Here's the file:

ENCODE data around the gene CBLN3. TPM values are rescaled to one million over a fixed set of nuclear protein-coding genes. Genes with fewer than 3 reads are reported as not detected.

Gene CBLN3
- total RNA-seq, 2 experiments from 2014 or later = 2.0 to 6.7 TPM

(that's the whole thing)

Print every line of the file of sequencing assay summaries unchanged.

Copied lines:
ENCODE data around the gene CBLN3. TPM values are rescaled to one million over a fixed set of nuclear protein-coding genes. Genes with fewer than 3 reads are reported as not detected.

Gene CBLN3
- total RNA-seq, 2 experiments from 2014 or later = 2.0 to 6.7 TPM